Getting pulled over by the police is never a fun situation. Regardless of the circumstances, it may feel like you’re in a completely helpless situation. It turns out that you may have more protection than you realize. In April of 2015, the United States Supreme Court delivered its decision in US v. Rodriguez. This case answers the question: “Is the use of a K-9 unit, after the conclusion of a traffic stop and without reasonable suspicion of criminal activity, a violation of the Fourth Amendment prohibition on unreasonable search and seizures[1]?

The court found that, absent reasonable suspicion, police cannot lawfully extend a traffic stop in order to conduct a dog sniff without violating the Fourth Amendment. The extension of the stop occurs past its allowable duration to achieve the initial mission. In the case of a traffic stop, this means that an officer pulling someone over for speeding must conduct the stop in a reasonable period of time, for how those stops normally proceed. Anything past that period of time, absent reasonable suspicion of criminal activity (e.g. odor of Marijuana, odor of or physical evidence of alcohol use, visible evidence of drug paraphernalia etc.), does not allow the police to exceed the scope of the original mission.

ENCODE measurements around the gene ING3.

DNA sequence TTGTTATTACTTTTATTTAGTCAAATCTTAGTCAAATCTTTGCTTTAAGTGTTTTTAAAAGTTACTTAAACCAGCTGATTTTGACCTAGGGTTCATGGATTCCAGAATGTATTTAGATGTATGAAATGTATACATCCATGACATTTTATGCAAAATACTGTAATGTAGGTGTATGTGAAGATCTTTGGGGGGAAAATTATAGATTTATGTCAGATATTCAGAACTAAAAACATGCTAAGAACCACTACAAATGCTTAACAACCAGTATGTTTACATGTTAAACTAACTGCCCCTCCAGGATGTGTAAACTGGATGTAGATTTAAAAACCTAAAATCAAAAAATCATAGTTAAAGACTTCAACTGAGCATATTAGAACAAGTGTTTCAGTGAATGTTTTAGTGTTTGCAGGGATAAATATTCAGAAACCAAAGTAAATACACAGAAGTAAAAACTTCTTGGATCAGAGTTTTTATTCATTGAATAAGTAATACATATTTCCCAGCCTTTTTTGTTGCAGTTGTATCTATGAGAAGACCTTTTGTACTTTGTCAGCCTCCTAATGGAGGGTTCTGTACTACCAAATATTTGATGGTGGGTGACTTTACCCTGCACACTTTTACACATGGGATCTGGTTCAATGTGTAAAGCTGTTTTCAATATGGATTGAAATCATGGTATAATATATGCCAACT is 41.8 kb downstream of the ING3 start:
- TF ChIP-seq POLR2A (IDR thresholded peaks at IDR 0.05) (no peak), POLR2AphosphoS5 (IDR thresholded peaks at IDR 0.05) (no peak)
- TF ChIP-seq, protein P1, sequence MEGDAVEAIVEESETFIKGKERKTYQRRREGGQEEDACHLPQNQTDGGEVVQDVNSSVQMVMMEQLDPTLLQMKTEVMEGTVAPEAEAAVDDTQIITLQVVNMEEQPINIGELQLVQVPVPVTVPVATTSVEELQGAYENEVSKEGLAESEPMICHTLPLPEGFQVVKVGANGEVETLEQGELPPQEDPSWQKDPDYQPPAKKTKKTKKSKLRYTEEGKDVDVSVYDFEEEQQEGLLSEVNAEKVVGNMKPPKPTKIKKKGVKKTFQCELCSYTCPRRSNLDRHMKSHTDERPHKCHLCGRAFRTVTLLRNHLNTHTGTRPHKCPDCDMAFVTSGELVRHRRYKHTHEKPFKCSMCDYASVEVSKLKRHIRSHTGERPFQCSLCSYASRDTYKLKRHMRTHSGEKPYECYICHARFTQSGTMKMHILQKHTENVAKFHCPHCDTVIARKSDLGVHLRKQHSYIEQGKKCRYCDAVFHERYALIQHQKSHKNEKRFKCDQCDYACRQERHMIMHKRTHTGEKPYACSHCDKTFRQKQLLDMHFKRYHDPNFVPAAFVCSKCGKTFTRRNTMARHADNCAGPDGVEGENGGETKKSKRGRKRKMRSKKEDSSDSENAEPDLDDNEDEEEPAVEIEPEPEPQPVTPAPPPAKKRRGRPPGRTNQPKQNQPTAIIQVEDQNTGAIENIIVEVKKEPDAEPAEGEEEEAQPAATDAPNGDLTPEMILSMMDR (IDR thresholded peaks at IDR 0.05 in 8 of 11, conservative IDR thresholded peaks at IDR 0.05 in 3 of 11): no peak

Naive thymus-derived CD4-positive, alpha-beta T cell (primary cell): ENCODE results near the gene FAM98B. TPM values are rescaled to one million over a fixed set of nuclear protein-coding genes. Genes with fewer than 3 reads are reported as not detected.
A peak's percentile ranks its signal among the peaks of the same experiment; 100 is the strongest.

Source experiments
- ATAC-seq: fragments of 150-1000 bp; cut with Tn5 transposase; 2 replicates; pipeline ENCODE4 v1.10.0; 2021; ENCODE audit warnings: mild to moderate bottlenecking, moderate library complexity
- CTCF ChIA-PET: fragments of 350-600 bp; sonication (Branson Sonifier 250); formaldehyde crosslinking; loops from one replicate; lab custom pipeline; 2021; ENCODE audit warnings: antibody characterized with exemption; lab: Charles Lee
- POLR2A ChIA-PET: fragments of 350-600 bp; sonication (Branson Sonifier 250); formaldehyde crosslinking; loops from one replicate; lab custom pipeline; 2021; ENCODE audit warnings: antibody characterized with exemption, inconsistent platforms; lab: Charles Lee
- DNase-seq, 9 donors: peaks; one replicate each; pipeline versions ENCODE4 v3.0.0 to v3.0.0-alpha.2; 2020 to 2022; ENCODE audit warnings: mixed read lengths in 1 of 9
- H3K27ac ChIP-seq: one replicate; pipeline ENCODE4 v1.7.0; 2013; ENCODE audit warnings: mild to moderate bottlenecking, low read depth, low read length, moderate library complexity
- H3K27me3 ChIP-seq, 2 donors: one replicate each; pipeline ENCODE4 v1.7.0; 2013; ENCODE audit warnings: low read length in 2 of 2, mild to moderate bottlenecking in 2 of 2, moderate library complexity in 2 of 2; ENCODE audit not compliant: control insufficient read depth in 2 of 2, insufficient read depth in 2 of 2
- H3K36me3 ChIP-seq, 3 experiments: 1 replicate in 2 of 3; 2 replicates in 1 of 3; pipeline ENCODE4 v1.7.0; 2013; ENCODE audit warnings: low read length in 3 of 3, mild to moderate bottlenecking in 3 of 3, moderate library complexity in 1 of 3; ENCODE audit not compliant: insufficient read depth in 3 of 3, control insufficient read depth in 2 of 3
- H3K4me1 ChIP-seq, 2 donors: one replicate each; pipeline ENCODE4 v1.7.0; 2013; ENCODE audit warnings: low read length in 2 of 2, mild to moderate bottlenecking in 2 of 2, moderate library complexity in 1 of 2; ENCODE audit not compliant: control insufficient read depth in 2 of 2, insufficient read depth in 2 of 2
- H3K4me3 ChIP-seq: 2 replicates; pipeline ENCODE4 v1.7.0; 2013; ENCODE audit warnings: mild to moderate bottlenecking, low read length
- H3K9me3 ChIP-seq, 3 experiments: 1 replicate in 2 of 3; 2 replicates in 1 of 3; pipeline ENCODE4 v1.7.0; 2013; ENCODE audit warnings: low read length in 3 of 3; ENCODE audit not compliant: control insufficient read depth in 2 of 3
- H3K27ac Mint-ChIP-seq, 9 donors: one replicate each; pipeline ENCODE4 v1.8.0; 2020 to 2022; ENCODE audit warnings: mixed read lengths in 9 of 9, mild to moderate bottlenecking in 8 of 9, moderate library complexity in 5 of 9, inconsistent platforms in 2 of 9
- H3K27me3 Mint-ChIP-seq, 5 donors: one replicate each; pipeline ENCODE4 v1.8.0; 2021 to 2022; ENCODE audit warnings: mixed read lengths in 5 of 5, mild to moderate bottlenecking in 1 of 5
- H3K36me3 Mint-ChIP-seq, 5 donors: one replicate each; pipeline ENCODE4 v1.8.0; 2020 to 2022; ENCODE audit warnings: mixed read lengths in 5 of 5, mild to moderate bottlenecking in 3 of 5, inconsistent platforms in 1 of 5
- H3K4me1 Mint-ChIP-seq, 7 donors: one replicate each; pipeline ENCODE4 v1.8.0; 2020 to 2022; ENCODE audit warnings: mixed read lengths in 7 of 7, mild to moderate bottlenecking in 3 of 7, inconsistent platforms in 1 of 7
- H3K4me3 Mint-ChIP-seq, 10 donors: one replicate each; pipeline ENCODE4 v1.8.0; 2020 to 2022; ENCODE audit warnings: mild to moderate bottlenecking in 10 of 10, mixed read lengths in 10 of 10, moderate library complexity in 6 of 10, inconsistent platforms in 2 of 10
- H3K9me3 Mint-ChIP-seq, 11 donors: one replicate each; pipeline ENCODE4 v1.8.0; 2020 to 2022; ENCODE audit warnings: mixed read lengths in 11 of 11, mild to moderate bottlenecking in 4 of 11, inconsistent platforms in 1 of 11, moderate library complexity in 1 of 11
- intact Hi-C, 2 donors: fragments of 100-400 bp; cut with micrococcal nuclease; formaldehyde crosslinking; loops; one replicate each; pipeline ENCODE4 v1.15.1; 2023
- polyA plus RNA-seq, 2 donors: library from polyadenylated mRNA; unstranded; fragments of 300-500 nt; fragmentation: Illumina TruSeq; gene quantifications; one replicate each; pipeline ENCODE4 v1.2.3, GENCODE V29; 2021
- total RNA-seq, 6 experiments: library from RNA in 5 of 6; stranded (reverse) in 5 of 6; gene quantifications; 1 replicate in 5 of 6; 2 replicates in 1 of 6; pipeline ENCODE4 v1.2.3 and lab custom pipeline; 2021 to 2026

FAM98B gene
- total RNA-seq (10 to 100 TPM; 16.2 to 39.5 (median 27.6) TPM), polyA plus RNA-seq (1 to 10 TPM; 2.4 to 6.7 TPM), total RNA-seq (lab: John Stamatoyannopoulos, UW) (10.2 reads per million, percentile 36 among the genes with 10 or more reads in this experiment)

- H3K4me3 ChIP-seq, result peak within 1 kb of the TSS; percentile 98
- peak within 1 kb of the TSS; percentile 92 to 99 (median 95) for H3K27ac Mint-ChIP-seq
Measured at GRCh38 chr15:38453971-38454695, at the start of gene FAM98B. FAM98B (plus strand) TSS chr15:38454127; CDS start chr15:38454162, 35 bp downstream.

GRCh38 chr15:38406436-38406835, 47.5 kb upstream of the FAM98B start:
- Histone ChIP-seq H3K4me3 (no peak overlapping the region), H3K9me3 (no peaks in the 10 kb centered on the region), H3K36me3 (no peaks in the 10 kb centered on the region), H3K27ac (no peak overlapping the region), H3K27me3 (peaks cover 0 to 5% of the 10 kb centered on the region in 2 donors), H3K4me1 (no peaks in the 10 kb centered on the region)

While the language of this case may make it seem that a dog search is a minor inconvenience as far as time is considered, the principle of the law dictates that it is unrelated to the original mission of a normal traffic stop to conduct a dog search. Absent a new ruling by the supreme court either reversing this decision or establishing a K-9 search as a routine part of a traffic stop, the law is set in establishing that police cannot search your vehicle with a K-9 unit without reason to do so in the case of a traffic stop.

If you or someone you know has experienced an unlawful search, please reach out at 888-748-5464 (KING) to schedule your consultation with King Law today.

 

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